From Eliza Maxwell, the bestselling author of The Unremembered Girl, comes a gripping novel about the mysteries that haunt us and the twists of fate that can unravel them…
Living in the shadow of a decades-old crime that stole his children from him, reclusive Lars Jorgensen is an unlikely savior. But when a stranger walks onto the ice of a frozen Minnesota lake, her intentions are brutally clear, and the old man isn’t about to let her follow through.
Jenna Shaw didn’t ask for Lars’s help, nor does she want it. After he pulls her from the brink, however, Jenna finds her desire to give up challenged by their unlikely friendship. In Jenna, Lars recognizes his last chance for redemption. And in her quest to solve the mysteries of Lars’s past and bring him closure, Jenna may find the way out of her own darkness.
But the truth that waits threatens to shatter it all. When secrets are surrendered and lies are laid bare, Jenna and Lars may find that accepting the past isn’t their greatest challenge. Can they afford the heartbreaking price of forgiveness?
Published by Lake Union Publishing on May 29, 2018.
Available for Pre-order NOW from Amazon.
The Widow’s Watcher
“You didn’t have to leave the dog behind.”
Jenna kept her eyes on the road, wheels between the lines.
“I did, Cassie. You know I did.” An undertow of weariness dragged at her limbs.
“The first rule of writing: make your protagonist relatable. Likable, even. Abandoning the dog with strangers? Not so much.”
“I’m not a protagonist, Cass. This isn’t a novel, and the Davises aren’t strangers.”
“They’re strange all right. Especially their creeper son.”
Each word dripped with teenage derision. It wore on Jenna like sand against stone. It was always there, rubbing. Given enough time, it could take down mountains.
“He’s not a creeper.”
“Beckett doesn’t like him,” Cassie said, as if that were the final judgment of the universe. “Beck likes everybody.”
“I don’t want to talk about this. Beckett’s fine. You know I couldn’t bring him.”
In the span of silence that followed, Jenna hoped her eldest daughter had let it go. The relief was short-lived. Cassie merely changed her tactic.
“Opening a book with the main character driving a car is a cliché, by the way.”
Jenna clenched her jaw and bit back a retort. Breathe, she thought. Just like the nurses told you during childbirth. Breathe.
Who knew that was intended as a life lesson?
When the nurse had laid Cassie in her arms, Jenna had laughed, wide and openmouthed. Warriors in battle the two of them were, she and her brave, howling daughter. They’d fought valiantly, shedding blood and coming up victorious on the other side. Her laughter blended with Cassie’s cries, their voices rising together.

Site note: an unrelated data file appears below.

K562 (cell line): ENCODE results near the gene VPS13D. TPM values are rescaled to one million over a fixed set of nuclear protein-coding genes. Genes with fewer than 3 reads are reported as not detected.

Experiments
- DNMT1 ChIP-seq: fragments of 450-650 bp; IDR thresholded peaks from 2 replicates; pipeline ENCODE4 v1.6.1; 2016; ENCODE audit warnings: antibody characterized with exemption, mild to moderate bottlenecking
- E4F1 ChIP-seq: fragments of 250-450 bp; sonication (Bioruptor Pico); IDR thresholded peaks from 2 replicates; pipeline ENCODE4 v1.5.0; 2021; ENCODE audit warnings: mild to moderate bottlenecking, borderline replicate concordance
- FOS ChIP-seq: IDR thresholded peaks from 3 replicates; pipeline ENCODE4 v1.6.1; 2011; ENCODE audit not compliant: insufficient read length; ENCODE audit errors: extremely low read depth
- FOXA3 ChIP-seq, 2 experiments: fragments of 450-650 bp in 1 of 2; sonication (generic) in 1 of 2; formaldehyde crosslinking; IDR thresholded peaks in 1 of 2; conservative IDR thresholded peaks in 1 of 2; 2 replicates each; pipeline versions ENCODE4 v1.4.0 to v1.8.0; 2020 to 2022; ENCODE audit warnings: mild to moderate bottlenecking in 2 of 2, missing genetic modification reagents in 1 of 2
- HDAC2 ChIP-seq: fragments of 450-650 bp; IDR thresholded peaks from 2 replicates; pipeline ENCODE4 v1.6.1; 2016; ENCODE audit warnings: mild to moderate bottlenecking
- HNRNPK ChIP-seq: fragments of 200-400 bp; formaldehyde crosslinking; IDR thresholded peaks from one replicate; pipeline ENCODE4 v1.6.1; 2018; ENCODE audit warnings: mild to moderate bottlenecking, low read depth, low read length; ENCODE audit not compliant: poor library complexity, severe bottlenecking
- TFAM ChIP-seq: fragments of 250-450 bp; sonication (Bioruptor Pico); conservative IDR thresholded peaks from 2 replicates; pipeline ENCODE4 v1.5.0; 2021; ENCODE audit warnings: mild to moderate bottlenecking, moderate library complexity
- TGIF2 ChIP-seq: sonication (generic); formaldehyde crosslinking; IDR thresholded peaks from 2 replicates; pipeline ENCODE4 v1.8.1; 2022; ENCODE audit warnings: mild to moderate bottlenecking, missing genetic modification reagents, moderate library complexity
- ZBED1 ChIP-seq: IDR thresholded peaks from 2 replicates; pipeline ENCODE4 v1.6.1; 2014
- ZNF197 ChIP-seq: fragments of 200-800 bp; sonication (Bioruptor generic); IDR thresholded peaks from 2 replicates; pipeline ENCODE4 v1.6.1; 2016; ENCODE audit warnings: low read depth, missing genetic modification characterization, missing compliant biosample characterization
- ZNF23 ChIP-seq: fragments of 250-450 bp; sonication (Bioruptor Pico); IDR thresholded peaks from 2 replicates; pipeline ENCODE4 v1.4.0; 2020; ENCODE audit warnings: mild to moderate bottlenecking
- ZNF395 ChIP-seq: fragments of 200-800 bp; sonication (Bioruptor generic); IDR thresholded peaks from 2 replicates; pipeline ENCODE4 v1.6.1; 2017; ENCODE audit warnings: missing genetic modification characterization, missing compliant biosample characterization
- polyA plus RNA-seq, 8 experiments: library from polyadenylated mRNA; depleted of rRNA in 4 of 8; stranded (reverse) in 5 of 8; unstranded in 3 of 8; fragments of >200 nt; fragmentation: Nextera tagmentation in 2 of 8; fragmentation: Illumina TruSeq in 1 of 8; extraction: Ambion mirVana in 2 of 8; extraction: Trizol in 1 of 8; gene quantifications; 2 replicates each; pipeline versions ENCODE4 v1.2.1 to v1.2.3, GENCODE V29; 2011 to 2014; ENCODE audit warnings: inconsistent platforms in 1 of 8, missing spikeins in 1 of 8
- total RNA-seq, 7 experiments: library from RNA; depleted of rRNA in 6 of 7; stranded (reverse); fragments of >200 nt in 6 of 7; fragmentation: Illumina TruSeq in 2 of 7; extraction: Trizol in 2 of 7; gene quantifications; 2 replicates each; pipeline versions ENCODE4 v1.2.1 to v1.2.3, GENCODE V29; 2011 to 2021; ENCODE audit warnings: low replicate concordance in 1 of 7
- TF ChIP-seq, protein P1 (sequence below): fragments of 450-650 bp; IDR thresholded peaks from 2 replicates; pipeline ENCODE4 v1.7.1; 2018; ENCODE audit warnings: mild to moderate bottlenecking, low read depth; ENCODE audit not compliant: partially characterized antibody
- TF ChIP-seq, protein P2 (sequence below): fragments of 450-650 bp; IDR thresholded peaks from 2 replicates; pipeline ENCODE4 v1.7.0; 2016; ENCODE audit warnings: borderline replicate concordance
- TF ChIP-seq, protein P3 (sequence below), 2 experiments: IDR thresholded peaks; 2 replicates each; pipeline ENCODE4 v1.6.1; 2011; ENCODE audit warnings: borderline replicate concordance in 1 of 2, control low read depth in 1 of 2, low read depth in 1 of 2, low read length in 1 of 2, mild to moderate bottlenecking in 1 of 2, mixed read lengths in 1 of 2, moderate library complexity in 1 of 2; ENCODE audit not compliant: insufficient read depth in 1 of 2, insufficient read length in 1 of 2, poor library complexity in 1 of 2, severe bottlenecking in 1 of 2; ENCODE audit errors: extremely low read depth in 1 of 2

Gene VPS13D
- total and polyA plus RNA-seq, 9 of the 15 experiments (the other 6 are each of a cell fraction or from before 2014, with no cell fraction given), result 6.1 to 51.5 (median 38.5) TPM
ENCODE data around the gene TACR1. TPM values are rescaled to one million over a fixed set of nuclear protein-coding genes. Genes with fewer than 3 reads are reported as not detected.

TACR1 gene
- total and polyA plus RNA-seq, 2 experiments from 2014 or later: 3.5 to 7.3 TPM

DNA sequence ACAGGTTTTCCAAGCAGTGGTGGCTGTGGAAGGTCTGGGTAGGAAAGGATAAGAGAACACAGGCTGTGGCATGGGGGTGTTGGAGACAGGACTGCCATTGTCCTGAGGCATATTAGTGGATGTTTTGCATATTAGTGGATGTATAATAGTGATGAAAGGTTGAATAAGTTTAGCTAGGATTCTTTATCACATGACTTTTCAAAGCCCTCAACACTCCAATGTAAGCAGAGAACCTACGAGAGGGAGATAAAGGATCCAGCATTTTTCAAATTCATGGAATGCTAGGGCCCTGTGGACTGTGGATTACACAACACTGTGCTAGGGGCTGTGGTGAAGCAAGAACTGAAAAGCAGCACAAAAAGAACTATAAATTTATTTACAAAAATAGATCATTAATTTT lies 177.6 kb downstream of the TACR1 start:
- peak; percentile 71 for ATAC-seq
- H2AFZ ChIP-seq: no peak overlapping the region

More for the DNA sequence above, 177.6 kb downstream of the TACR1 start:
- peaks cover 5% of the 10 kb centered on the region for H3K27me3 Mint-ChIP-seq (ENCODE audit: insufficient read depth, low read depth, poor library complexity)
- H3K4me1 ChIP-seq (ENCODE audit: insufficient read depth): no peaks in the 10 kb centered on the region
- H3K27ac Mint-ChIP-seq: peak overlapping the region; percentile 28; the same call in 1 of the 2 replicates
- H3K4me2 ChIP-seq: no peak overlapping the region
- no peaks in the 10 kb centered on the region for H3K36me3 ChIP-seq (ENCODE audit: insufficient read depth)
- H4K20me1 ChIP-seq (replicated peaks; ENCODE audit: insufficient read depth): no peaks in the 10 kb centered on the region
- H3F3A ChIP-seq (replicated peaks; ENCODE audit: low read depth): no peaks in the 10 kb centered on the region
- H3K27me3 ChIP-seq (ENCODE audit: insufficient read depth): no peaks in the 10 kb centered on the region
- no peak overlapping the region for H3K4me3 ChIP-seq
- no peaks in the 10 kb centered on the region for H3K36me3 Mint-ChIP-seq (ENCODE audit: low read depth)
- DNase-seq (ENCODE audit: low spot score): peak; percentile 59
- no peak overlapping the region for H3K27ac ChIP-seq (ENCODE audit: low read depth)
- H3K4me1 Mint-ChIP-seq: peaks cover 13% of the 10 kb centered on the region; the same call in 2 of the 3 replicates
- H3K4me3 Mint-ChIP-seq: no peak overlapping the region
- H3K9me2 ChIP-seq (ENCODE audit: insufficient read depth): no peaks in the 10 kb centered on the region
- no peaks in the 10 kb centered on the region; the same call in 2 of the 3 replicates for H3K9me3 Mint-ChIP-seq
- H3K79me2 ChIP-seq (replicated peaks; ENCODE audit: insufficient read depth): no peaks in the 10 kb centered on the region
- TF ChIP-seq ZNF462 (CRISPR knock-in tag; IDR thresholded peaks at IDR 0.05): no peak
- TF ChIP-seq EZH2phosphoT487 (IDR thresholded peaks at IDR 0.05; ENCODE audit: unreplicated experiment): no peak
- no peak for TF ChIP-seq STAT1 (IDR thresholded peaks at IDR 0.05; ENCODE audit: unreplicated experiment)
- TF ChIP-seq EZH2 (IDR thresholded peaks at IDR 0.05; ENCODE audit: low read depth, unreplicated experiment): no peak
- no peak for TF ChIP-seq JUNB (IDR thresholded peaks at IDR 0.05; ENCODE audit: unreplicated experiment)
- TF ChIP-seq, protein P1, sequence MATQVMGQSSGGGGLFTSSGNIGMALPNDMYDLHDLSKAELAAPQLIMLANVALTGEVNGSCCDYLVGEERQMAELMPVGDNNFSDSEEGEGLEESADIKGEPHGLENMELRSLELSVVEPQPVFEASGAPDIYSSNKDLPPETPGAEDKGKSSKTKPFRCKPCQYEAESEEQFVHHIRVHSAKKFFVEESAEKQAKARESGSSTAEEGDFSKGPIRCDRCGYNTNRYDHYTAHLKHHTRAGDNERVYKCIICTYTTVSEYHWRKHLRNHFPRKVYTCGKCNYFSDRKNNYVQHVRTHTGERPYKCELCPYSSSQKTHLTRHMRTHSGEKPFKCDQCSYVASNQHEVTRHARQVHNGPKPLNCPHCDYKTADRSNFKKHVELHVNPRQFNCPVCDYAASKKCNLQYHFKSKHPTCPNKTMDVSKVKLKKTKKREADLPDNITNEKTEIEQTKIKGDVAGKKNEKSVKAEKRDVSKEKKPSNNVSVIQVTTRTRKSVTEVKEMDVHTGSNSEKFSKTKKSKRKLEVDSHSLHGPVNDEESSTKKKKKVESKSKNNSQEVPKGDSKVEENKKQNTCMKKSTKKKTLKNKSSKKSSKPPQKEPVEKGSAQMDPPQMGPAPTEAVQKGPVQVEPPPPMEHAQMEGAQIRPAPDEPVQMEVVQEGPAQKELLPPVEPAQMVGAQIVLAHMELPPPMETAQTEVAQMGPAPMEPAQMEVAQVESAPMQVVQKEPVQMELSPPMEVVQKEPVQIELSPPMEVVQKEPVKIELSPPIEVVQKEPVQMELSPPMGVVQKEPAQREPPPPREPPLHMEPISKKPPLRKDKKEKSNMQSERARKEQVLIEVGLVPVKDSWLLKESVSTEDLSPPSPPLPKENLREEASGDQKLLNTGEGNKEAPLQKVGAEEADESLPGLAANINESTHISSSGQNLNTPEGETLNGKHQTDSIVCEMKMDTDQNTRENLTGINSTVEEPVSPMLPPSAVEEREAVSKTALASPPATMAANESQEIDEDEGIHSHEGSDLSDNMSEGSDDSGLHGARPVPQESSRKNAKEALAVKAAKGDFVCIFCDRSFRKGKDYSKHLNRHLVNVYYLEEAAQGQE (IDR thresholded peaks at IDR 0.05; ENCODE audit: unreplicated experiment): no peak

“I know, love,” she’d whispered to the little life in her arms. “This is new for me too. We’ll figure it out. We’ll figure it out together.”
Such confidence. Such naivety.
“Where are we going anyway? Do you have the faintest idea?”
“Cassie, lay off. Please.”
“A scene should have a point, Mom. Cause and effect, a drive toward a goal. Wandering aimlessly with no apparent destination isn’t going to cut it.”
“Enough!” Jenna said. Her breath quickened, her anxiety cranking up at the badgering. “Enough now, Cass.”
I have a goal, Jenna thought. Just not one I intend to discuss with you, thank you very much.
As Cassie had grown, Jenna had slowly but inevitably discovered that this child, her child, wasn’t an extension of herself.
“They spend their whole lives walking away from you,” the kindergarten teacher had said on her little girl’s first day. “Your job now is to be there when they look back.”
Jenna’s eyes had searched her daughter out as she introduced herself to a little boy, the two of them launching into an animated discussion about whatever pressing matters five-year-olds discuss.
But Cassie never looks back, Jenna thought as she stood in the doorway waiting to wave goodbye to a child who’d forgotten she was there.
Oh, but the stories. The stories were the flickering light of a lone star in an inky-blue sky. The fantastical, sweeping stories that had begun before Cassie could even write them.
This, Jenna had thought. This is it. Tangible evidence my DNA runs somewhere through this kid.